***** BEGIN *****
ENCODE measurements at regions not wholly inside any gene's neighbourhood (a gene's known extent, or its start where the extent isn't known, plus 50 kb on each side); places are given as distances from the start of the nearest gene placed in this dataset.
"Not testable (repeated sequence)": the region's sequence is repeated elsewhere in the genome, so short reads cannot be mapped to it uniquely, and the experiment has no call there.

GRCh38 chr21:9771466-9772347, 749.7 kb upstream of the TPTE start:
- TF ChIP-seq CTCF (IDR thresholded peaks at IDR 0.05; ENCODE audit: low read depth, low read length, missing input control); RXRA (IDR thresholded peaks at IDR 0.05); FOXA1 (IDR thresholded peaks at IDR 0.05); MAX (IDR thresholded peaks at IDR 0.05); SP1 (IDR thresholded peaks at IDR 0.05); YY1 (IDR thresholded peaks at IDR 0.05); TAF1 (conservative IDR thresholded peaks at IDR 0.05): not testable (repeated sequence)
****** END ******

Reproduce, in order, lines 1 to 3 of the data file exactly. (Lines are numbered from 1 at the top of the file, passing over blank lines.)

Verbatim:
ENCODE measurements at regions not wholly inside any gene's neighbourhood (a gene's known extent, or its start where the extent isn't known, plus 50 kb on each side); places are given as distances from the start of the nearest gene placed in this dataset.
"Not testable (repeated sequence)": the region's sequence is repeated elsewhere in the genome, so short reads cannot be mapped to it uniquely, and the experiment has no call there.

GRCh38 chr21:9771466-9772347, 749.7 kb upstream of the TPTE start: